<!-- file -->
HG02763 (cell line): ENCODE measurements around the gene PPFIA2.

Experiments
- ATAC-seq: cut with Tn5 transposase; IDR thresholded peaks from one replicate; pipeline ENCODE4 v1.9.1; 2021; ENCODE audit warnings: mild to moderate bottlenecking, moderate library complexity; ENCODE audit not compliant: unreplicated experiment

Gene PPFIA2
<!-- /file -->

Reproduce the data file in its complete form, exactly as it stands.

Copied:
HG02763 (cell line): ENCODE measurements around the gene PPFIA2.

Experiments
- ATAC-seq: cut with Tn5 transposase; IDR thresholded peaks from one replicate; pipeline ENCODE4 v1.9.1; 2021; ENCODE audit warnings: mild to moderate bottlenecking, moderate library complexity; ENCODE audit not compliant: unreplicated experiment

Gene PPFIA2